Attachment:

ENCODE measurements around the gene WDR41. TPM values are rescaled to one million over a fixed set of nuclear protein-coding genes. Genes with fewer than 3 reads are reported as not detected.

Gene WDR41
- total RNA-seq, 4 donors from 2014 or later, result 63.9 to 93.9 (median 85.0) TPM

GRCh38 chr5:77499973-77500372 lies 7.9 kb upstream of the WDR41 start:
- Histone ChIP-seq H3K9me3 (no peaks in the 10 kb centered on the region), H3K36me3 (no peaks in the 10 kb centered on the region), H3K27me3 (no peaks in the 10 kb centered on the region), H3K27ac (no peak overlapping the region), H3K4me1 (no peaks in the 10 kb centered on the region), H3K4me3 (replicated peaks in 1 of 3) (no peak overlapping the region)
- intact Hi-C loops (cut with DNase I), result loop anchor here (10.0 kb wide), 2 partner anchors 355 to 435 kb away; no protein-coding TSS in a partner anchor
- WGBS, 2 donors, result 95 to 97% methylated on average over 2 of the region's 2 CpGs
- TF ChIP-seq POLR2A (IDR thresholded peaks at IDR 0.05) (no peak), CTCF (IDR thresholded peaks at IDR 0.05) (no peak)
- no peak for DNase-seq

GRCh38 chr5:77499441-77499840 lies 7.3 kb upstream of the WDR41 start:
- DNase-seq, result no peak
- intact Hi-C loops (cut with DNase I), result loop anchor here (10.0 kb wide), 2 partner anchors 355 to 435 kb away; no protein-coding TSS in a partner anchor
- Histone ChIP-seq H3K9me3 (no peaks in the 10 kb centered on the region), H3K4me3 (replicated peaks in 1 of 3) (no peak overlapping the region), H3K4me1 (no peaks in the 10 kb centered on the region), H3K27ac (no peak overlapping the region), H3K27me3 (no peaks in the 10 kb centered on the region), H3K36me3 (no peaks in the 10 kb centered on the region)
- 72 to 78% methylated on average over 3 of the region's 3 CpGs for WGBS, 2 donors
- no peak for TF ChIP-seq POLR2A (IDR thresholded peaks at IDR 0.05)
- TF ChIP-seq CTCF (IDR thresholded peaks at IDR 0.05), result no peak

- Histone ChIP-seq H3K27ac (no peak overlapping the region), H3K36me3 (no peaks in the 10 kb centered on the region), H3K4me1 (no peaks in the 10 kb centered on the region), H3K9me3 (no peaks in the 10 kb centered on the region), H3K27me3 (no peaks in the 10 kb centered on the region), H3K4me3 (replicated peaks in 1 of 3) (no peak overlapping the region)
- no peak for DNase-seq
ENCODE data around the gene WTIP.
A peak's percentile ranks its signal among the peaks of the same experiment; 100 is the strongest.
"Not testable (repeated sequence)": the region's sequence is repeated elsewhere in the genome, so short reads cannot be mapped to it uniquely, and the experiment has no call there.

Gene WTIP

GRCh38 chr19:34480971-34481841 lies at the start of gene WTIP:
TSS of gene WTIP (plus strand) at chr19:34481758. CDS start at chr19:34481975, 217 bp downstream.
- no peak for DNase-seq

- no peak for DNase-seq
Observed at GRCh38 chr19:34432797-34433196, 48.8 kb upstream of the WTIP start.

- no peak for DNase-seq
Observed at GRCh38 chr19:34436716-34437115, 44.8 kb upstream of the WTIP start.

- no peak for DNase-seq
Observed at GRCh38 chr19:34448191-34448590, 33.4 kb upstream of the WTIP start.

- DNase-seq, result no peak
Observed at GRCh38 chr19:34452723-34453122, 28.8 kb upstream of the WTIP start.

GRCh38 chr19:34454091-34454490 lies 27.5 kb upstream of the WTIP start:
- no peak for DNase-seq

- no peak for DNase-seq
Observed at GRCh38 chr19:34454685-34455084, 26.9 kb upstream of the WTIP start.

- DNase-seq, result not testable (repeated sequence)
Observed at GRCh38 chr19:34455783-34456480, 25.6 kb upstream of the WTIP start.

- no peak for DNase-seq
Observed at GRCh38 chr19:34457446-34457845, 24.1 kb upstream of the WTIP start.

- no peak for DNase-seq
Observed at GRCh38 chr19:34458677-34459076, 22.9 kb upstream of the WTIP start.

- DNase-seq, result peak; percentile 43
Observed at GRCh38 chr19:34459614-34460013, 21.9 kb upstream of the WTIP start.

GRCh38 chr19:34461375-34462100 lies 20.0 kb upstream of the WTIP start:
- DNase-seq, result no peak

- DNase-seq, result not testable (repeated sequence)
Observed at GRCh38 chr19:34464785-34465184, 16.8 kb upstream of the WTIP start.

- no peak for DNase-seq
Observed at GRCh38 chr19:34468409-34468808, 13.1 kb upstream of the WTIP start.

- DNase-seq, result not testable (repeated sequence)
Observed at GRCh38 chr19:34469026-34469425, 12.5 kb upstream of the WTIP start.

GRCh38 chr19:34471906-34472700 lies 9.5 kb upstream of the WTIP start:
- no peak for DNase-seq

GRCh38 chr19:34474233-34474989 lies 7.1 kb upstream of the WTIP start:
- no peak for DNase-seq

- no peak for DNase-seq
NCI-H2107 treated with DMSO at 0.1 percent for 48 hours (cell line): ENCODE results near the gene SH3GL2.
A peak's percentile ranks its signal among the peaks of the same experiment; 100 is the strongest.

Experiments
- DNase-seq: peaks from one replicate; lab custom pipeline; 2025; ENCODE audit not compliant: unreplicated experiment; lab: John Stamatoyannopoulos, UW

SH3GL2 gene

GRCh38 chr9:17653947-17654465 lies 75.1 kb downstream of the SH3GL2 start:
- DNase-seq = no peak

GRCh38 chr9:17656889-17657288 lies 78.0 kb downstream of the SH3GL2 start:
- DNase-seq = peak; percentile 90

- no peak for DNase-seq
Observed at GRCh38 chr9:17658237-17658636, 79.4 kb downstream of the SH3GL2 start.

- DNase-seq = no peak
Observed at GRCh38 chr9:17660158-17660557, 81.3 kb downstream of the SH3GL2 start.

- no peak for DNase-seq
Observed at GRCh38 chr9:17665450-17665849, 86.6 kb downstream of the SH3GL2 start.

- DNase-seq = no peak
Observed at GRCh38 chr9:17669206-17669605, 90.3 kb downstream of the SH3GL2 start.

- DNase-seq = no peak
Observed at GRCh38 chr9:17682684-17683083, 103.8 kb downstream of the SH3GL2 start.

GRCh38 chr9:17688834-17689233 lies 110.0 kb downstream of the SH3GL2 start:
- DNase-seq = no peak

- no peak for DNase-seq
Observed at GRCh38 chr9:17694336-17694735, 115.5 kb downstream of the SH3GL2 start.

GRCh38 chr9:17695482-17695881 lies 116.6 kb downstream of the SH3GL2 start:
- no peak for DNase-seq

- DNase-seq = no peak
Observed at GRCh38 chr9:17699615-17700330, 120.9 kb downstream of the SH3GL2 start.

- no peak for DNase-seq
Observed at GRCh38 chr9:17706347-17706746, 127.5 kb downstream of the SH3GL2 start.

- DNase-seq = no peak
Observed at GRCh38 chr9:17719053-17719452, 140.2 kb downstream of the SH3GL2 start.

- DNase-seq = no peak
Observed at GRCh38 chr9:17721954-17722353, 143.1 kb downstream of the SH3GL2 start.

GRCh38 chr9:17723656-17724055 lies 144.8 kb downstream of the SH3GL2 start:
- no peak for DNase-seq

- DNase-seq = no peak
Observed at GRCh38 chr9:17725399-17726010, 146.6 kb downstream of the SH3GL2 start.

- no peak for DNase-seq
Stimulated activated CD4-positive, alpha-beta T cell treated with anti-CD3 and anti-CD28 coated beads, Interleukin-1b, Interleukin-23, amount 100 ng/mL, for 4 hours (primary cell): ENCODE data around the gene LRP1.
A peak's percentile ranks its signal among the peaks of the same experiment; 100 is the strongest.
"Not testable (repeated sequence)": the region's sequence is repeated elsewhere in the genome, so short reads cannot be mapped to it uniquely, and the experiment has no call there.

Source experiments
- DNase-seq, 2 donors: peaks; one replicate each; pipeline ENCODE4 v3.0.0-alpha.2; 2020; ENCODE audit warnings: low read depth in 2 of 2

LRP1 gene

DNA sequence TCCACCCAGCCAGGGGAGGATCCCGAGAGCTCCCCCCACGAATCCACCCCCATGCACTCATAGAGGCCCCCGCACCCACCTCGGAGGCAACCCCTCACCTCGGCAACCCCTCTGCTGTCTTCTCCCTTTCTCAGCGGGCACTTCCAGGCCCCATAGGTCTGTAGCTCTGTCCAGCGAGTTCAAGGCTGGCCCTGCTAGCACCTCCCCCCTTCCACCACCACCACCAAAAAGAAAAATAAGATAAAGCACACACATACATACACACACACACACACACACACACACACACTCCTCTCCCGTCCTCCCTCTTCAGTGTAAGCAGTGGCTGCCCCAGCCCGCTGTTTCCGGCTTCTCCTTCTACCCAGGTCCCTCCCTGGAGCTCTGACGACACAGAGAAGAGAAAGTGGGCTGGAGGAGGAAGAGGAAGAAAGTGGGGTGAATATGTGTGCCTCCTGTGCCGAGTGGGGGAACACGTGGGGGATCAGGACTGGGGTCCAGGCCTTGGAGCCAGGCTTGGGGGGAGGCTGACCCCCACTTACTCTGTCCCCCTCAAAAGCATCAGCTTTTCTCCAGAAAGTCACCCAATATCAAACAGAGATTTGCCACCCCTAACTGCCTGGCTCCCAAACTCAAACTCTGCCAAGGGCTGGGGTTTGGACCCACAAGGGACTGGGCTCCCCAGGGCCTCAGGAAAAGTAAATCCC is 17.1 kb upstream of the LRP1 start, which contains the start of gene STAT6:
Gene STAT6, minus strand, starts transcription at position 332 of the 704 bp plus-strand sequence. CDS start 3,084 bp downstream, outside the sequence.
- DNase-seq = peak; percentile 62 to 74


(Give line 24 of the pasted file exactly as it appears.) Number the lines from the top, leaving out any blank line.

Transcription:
TSS of gene WTIP (plus strand) at chr19:34481758. CDS start at chr19:34481975, 217 bp downstream.